National President of the Technical University Teachers Association of Ghana (TUTAG), Dr Solomon Abakah Keelson, has reiterated calls for government to prioritize technical education that is considered the solution to the country’s unemployment problem.
Dr. Keelson who has just assumed office together with five other national executives for the Association told Takoradi-based Connect FM the time for debate on technical education was over hence the need for action.
The new national executives will serve a two-year term.
“If government is going to take technical education serious and say technical education is what is going to provide the jobs, that is what is going to make people entrepreneurs, that is what will make people acquire the skills needed to be on their own so that the unemployment situation will be solved then technical education must be given the due attention” he said.
He said they would “want to grow technical education from its infant state,” and thus called for all the support to grow as against rather than things that will undermine it.
Dr. Keelson insisted it is important that like any other university, government gives technical universities the necessary freedom needed to run a higher institution.
“When we were even a polytechnic we had our individual statutes. We have become a university and we are going to have a harmonized statutes. That is interesting,” he stated.
He added “we may have things in common but we also have things that may differ from one school to the other. And so it is important that like any other university we are given the freedom needed to run a higher institution”.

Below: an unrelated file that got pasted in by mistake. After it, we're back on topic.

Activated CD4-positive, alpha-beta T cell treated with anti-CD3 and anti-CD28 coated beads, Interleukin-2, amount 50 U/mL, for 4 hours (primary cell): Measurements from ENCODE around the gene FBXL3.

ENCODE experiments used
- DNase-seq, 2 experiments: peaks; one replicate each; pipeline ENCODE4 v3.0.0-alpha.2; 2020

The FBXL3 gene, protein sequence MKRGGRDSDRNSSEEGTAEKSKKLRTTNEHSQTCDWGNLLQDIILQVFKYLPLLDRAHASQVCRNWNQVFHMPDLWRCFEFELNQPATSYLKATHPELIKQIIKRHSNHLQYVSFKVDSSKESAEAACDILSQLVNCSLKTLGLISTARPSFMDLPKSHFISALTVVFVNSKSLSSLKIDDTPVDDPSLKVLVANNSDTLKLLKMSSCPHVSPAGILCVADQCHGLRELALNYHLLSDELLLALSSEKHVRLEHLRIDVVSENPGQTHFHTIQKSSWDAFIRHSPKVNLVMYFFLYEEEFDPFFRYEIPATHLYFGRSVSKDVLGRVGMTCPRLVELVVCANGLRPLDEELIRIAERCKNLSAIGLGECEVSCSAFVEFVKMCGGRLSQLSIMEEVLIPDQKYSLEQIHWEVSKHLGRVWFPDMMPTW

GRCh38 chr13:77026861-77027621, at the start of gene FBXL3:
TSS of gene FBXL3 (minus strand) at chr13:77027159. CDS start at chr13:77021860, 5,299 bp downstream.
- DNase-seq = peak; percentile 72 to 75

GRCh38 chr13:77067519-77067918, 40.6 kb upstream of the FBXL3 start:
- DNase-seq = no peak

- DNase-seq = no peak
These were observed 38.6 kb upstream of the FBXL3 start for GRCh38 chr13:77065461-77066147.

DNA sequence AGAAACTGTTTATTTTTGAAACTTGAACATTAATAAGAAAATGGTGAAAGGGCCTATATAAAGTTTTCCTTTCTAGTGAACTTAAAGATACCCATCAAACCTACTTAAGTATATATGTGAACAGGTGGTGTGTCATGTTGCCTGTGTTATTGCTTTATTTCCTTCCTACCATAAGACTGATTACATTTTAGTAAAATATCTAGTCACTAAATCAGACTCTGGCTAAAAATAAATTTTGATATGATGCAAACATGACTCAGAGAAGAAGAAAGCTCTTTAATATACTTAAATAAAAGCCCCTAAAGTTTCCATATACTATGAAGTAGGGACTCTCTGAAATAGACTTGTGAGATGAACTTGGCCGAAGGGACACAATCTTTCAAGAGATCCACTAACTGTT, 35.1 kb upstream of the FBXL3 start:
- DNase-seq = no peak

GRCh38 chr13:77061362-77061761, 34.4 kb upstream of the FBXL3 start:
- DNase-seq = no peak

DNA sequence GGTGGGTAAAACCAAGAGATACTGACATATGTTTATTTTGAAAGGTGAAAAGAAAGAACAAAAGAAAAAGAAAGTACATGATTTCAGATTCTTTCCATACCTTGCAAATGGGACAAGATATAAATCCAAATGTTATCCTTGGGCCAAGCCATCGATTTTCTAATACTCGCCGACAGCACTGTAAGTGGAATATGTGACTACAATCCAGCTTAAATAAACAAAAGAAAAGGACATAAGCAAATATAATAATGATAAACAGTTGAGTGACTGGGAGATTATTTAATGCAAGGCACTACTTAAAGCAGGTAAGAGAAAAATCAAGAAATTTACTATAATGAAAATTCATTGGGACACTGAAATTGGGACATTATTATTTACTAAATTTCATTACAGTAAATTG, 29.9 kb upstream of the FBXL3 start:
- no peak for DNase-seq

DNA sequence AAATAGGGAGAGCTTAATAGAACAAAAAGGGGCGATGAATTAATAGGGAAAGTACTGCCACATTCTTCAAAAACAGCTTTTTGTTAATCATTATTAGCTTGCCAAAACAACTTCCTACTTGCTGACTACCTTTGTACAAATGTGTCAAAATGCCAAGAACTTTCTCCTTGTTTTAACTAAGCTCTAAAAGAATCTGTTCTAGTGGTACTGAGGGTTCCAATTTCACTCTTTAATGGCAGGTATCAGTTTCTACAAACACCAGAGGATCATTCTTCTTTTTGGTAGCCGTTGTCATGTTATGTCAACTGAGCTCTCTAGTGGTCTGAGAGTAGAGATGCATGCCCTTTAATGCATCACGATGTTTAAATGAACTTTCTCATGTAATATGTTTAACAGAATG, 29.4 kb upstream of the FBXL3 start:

Meanwhile the Association is set to have a series of meetings with the Ministry of Education and the National Council for Tertiary Education on their issues with the amendment of sections of the 2016 Act that establishes technical universities.
The amendment bill, currently before Parliament, seeks to grant powers to the National Council for Tertiary Education to perform functions which the lecturers argue, fall within the purview of the Governing Councils, the Academic Boards and the Principal Officers of Universities in Ghana.
The failure of Ministry of Education to address their concerns which have been lingering for months compelled the lecturers to strike on Wednesday, March 7 but they suspended the action on March 9 for two weeks.
It followed a meeting of the parties with the National Labour Commission at which it was resolved that the lecturers dialogue with NCTE on the matter.
The two weeks elapsed last Friday and there are indications three other unions at the various technical universities join the lecturers to resume the strike if negotiations do not go their way.
On his part Chairman of the Takoradi Chapter of TUTAG, Peter Awuni states the union stands by its demands on the Ministry of Education not to amend the Technical Universities Act, Act 922.
“We discussed the way forward and we still feel that it is important to adhere to the directives of the NLC. We will want to allow the process to run its course. We have indication that the NCTE and Education Ministry will soon invite us to a meeting to discuss the teething points. But if we are not satisfied we will advise ourselves”.
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